Jen retorted, “ She’s had brain surgery. I’m getting her ice-cream. You can get your own.”
When she was working at a different investment banking firm her first year out of college, her boss called her in to fire her. She fired back at him that she hadn’t been hired to go get coffee for the men and that the place had a glass ceiling. She left that meeting with a promotion.
One of my favorite aspects of Sister Jen is how funny she is. A few years ago, she was sitting at Little Brother Matt’s home, his youngest child G in her lap. Sister Jen said to G, “My nieces and nephews on the other side of the family call me ‘Auntie Cool.’ I think you should have a nickname for me. What should it be?”
Without missing a beat, G said, “Why are your teeth so yellow? We should call you ‘Auntie Yellow Teeth.” (G inherited SJ’s sense of humor.)
An hour or so later, SJ got up to leave, and Little Brother Matt asked why she had to go so early. “I’m going home to bleach my teeth,” she told us all, laughing and looking softly down at G.
Sister Jen and her husband still live in their six-bedroom home, their fourth child leaving the nest this fall. The home has a carriage house, swimming pool, tennis court, and lawn that served as a playfield when we were all younger. She has money in these times when money is so glamorized, but her cool seems separate from her money. For example, she was the first mom in her area to have an ipod perpetually around her neck. This is the kind of cool she is: not pretentious, but hip.
Today, Sister Jen is not just fifty, but in her fifties. I’m guessing she’ll age like Maxine, that grumpy woman on the greeting cards, who says things like, “Everyone is entitled to MY opinion.” She’s smart, kind, funny, and down-to-earth. I love all those things about her. I especially love that she’s my sister.
Thursday, February 1, 2018
I've been working on my memoir in the eight years since radiation for my second brain tumor. I believe I have an important story to tell, but it's difficult to see how I'll get it heard (or read). I need help with the storytelling as well as with disability insurance that I had through my district and social security disability insurance.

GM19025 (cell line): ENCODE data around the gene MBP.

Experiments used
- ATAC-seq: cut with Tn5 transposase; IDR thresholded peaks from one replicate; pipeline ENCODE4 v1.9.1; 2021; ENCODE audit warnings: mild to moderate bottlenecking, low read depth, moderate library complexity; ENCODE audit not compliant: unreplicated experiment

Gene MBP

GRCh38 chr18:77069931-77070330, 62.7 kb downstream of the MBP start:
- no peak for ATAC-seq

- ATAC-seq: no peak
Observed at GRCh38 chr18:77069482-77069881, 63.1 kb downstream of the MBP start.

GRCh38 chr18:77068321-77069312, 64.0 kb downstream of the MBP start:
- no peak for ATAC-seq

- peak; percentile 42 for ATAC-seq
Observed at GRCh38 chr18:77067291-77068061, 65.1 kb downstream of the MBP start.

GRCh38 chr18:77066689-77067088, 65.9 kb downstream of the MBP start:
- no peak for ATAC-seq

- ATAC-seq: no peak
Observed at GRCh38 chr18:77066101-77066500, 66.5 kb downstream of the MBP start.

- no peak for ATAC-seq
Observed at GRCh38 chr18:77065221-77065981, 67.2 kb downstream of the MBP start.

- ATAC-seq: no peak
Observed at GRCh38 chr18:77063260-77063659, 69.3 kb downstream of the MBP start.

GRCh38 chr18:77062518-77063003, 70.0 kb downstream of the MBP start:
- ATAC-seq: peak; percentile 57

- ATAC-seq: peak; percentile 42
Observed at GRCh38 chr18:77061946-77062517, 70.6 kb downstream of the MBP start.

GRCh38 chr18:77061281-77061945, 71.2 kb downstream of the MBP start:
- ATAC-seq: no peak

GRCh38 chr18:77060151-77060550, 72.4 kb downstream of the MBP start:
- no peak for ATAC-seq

Perhaps this will give you some sense of my struggle: according to disability insurance contract, I can make up to $4680 in any month but can never make more and continue to receive benefits. To continue to receive social security disability benefits, I can make money (fifty dollars or a million dollars have the same effect) in nine different months but can't make any money outside of those months. In case you're not following the details, the rules cancel each other out and mean I can't publish anything without losing one insurance or the other. Ann and I live on this money. I can't risk it.
I've talked with lawyers and advisors for the last couple of months, driving myself in circles. For now, I've decided to keep writing my memoir, write the best piece I can, and then see what I can do. In that spirit, I'm applying for a scholarship to a writing conference this summer. It's a prestigious (and expensive) conference, so this is a long shot, but it's worth a try.
I've drafted the essay below in an attempt to convince them to pay for me to study with them. Any feedback?
I bowed my head and then raised it to see my face in the bathroom mirror. I looked just like I had the day before: auburn hair parted on the side and curled around my ears, eyes Bluebird blue, a freckled nose, high cheek bones, and laugh lines beginning to form. “I have a brain tumor,” I said to my image. I tried four times, shifting the emphasis from word to word, but the sentence always sounded improbable. The pronouncement’s melodrama made me laugh, but this wasn’t funny. At 43, I had a brain tumor and would soon need to tell friends and family, colleagues and students in my high school English classes.
A decade later, I no longer work, and I live on disability insurance, social security, and my partner’s retirement funds. Writing a blog and crafting a memoir ease my sense of loss. The writing is so important in managing my grief that I lead other writing groups and events for people who struggle: homeless young adults, LGBT elders, and people with dementia.
I have an important story to share, a story of loss and grief in the wake of my two brain tumors, but also a story of gratitude, the gifts of learning to slow down, connecting with other marginalized people, the often amusing absurdities in my life. The story is important, but difficult to share, largely because of restraints from my insurance and social security.
In the past, I have overcome social and financial barriers due to being a Southerner, a woman and a lesbian , and I feel confident that I’ll overcome barriers again. I’ll need help, however.
In addition to disability lawyers and advisors, I need to craft a good story that helps readers understand the losses, gifts, and barriers caused not only by brain tumors and their treatments, but also by social structures. I have never been to Bread Loaf, but my writing teacher says it would be a good support for me.
I need that support. I need to tell this story. You need to hear it.